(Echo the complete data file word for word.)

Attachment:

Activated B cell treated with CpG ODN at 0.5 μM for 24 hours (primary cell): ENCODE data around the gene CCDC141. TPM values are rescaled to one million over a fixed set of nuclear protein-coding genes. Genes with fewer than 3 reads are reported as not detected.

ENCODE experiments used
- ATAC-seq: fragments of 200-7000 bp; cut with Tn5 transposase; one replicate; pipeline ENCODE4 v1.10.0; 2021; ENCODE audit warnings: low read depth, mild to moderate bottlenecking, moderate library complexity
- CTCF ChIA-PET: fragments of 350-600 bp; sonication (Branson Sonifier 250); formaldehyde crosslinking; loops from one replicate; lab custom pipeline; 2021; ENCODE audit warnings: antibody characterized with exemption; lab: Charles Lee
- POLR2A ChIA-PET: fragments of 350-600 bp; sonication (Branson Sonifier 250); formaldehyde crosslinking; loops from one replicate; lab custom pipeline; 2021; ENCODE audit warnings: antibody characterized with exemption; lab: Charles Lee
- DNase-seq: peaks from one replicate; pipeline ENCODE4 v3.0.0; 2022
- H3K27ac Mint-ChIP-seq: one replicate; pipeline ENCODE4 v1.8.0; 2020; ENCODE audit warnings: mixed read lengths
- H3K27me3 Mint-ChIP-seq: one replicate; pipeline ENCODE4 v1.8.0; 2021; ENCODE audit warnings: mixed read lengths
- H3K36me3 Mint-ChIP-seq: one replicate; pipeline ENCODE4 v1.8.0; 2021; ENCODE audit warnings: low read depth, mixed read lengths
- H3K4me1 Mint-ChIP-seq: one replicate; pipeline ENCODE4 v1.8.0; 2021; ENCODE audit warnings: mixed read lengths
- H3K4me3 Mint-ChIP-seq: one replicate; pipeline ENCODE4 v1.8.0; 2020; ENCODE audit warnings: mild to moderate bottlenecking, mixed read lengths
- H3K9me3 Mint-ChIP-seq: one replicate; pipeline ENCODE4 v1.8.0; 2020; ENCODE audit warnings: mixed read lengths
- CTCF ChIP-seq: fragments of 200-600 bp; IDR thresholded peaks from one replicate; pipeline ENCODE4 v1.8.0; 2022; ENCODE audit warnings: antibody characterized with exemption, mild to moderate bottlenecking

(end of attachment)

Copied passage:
Activated B cell treated with CpG ODN at 0.5 μM for 24 hours (primary cell): ENCODE data around the gene CCDC141. TPM values are rescaled to one million over a fixed set of nuclear protein-coding genes. Genes with fewer than 3 reads are reported as not detected.

ENCODE experiments used
- ATAC-seq: fragments of 200-7000 bp; cut with Tn5 transposase; one replicate; pipeline ENCODE4 v1.10.0; 2021; ENCODE audit warnings: low read depth, mild to moderate bottlenecking, moderate library complexity
- CTCF ChIA-PET: fragments of 350-600 bp; sonication (Branson Sonifier 250); formaldehyde crosslinking; loops from one replicate; lab custom pipeline; 2021; ENCODE audit warnings: antibody characterized with exemption; lab: Charles Lee
- POLR2A ChIA-PET: fragments of 350-600 bp; sonication (Branson Sonifier 250); formaldehyde crosslinking; loops from one replicate; lab custom pipeline; 2021; ENCODE audit warnings: antibody characterized with exemption; lab: Charles Lee
- DNase-seq: peaks from one replicate; pipeline ENCODE4 v3.0.0; 2022
- H3K27ac Mint-ChIP-seq: one replicate; pipeline ENCODE4 v1.8.0; 2020; ENCODE audit warnings: mixed read lengths
- H3K27me3 Mint-ChIP-seq: one replicate; pipeline ENCODE4 v1.8.0; 2021; ENCODE audit warnings: mixed read lengths
- H3K36me3 Mint-ChIP-seq: one replicate; pipeline ENCODE4 v1.8.0; 2021; ENCODE audit warnings: low read depth, mixed read lengths
- H3K4me1 Mint-ChIP-seq: one replicate; pipeline ENCODE4 v1.8.0; 2021; ENCODE audit warnings: mixed read lengths
- H3K4me3 Mint-ChIP-seq: one replicate; pipeline ENCODE4 v1.8.0; 2020; ENCODE audit warnings: mild to moderate bottlenecking, mixed read lengths
- H3K9me3 Mint-ChIP-seq: one replicate; pipeline ENCODE4 v1.8.0; 2020; ENCODE audit warnings: mixed read lengths
- CTCF ChIP-seq: fragments of 200-600 bp; IDR thresholded peaks from one replicate; pipeline ENCODE4 v1.8.0; 2022; ENCODE audit warnings: antibody characterized with exemption, mild to moderate bottlenecking